Hospitality
Nairobi’s Fairview Hotel, Town Lodge and City Lodge Two Rivers are up for sale at Kes 1 billion as the pandemic overwhelms the hospitality sector.

After a two-year shut down, hotels are picking up enough dust for their owners to consider turning them into offices and apartments or just selling them off.

Hotel restructuring is pushing multibillion deals in what could change ownership of leading chains struggling to survive the Covid-19 economic fallout.

Nairobi’s Fairview Hotel, Town Lodge and City Lodge Two Rivers are being sold by the South African owner City Lodge Hotel Group to real estate investor Actis for Kes 1 billion.

This is the second big deal after Saudi Prince Al-Waleed bin Talal struck a deal to sell off his stake in two five-star hotels in Kenya, including Fairmont Norfolk to a Nepalese Chaudhary Group owned by billionaire Binod Chaudhary.

InterContinental Hotel shut doors in August last year with the operator and foreign shareholder, InterContinental Hotel, ending its lease.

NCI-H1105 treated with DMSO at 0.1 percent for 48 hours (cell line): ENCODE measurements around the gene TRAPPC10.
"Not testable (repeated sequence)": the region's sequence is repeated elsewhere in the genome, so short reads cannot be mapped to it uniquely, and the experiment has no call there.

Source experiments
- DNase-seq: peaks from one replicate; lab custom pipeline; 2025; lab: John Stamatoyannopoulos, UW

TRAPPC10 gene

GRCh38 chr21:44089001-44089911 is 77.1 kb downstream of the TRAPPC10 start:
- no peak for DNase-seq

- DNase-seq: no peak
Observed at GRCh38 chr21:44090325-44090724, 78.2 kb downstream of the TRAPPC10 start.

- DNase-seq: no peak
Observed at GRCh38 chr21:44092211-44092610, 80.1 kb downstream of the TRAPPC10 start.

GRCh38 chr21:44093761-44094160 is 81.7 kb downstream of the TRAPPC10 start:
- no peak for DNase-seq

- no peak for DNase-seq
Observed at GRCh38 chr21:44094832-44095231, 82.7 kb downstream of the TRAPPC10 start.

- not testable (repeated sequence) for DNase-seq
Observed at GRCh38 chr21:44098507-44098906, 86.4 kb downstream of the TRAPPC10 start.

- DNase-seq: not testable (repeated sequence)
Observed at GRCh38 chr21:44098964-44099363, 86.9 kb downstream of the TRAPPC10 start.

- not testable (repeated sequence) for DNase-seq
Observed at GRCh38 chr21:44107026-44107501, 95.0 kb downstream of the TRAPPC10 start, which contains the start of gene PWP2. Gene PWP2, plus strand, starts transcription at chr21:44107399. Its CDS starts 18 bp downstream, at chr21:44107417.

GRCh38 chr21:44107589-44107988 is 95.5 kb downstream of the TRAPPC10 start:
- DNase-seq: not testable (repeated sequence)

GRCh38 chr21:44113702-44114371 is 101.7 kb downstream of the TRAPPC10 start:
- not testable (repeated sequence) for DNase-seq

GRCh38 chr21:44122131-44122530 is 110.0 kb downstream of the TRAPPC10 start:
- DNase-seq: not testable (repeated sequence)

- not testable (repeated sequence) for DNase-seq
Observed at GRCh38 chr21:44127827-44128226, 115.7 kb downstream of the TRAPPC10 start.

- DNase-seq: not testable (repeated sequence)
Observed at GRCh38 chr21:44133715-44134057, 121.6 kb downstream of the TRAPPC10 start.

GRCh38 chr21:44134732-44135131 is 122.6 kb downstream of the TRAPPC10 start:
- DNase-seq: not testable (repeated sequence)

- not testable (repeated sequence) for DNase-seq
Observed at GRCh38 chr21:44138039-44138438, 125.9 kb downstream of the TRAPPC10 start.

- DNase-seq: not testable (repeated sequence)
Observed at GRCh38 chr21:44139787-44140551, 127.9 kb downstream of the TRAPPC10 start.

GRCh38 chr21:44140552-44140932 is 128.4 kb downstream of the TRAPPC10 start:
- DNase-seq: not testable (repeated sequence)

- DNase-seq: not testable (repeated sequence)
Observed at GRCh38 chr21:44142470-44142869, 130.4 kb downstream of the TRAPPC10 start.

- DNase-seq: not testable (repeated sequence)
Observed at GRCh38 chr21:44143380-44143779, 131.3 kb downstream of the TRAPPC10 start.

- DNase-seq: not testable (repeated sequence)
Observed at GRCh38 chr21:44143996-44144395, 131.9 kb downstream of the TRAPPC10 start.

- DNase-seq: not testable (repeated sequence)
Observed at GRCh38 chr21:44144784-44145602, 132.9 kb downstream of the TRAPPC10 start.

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Its owners’ Kenya Hotel Properties (KHP) are seeking a consultant to advise on change of the business model into mixed use offices for lease.

The deals come at a time Covid-19 has ravaged the hospitality industry mainly through hotel closures and booking cancelations.

Some hotels initially made some money as part of isolation centres for residents returning home from abroad but are now going through long periods of no new clients.

Hasnain S Noorani is the Group MD, PrideInn Hotels & Conferencing wrote in BusinessDaily they had to adapt using data and creativity to target customers.

He said more than ever in the last year, guests needed a quiet space to work, an escape from everyday life and simply a real experience as soon as quarantine measures started to relax.

Some have downgraded their offers targeting local tourists but with lower local consumption the thin revenues have failed to meet mounting expenses.

City Lodge for instance says the East Africa units were lossmaking to the tune of Kes 2 billion as at the end of last year.

Some hotels chose to fire workers to cut expenses like the Fairmont Norfolk, an iconic hotel in Nairobi, said it was closing its doors indefinitely and sacked all employees in a row sparked by the coronavirus pandemic. It later recanted the notice.

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